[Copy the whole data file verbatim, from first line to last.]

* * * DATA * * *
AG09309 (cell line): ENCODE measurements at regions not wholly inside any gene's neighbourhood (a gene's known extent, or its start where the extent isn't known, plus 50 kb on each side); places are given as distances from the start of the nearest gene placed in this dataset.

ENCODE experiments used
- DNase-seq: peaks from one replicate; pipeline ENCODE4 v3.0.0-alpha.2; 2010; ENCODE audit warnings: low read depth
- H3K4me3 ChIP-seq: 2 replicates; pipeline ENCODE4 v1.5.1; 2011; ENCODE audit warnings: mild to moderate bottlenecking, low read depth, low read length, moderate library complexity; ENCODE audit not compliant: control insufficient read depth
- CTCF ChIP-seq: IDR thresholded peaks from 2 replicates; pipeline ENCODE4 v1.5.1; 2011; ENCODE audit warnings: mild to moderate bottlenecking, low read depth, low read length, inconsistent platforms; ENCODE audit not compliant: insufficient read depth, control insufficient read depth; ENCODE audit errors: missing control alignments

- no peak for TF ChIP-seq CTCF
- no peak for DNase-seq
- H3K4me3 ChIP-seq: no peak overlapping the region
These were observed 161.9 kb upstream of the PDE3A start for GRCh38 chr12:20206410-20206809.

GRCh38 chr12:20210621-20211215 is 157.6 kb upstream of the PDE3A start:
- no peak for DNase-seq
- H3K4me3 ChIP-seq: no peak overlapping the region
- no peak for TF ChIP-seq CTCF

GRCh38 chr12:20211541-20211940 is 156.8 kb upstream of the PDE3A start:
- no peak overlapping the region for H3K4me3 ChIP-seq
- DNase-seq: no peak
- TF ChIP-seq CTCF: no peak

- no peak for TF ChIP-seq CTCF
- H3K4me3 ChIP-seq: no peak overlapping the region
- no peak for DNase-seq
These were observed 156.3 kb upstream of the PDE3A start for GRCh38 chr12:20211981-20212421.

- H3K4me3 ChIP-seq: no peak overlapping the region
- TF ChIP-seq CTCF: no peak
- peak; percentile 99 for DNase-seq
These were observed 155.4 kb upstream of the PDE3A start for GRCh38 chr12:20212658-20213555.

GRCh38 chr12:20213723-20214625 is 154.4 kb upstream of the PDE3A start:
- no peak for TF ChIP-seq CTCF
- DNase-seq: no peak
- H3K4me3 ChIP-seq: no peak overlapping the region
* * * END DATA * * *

AG09309 (cell line): ENCODE measurements at regions not wholly inside any gene's neighbourhood (a gene's known extent, or its start where the extent isn't known, plus 50 kb on each side); places are given as distances from the start of the nearest gene placed in this dataset.

ENCODE experiments used
- DNase-seq: peaks from one replicate; pipeline ENCODE4 v3.0.0-alpha.2; 2010; ENCODE audit warnings: low read depth
- H3K4me3 ChIP-seq: 2 replicates; pipeline ENCODE4 v1.5.1; 2011; ENCODE audit warnings: mild to moderate bottlenecking, low read depth, low read length, moderate library complexity; ENCODE audit not compliant: control insufficient read depth
- CTCF ChIP-seq: IDR thresholded peaks from 2 replicates; pipeline ENCODE4 v1.5.1; 2011; ENCODE audit warnings: mild to moderate bottlenecking, low read depth, low read length, inconsistent platforms; ENCODE audit not compliant: insufficient read depth, control insufficient read depth; ENCODE audit errors: missing control alignments

- no peak for TF ChIP-seq CTCF
- no peak for DNase-seq
- H3K4me3 ChIP-seq: no peak overlapping the region
These were observed 161.9 kb upstream of the PDE3A start for GRCh38 chr12:20206410-20206809.

GRCh38 chr12:20210621-20211215 is 157.6 kb upstream of the PDE3A start:
- no peak for DNase-seq
- H3K4me3 ChIP-seq: no peak overlapping the region
- no peak for TF ChIP-seq CTCF

GRCh38 chr12:20211541-20211940 is 156.8 kb upstream of the PDE3A start:
- no peak overlapping the region for H3K4me3 ChIP-seq
- DNase-seq: no peak
- TF ChIP-seq CTCF: no peak

- no peak for TF ChIP-seq CTCF
- H3K4me3 ChIP-seq: no peak overlapping the region
- no peak for DNase-seq
These were observed 156.3 kb upstream of the PDE3A start for GRCh38 chr12:20211981-20212421.

- H3K4me3 ChIP-seq: no peak overlapping the region
- TF ChIP-seq CTCF: no peak
- peak; percentile 99 for DNase-seq
These were observed 155.4 kb upstream of the PDE3A start for GRCh38 chr12:20212658-20213555.

GRCh38 chr12:20213723-20214625 is 154.4 kb upstream of the PDE3A start:
- no peak for TF ChIP-seq CTCF
- DNase-seq: no peak
- H3K4me3 ChIP-seq: no peak overlapping the region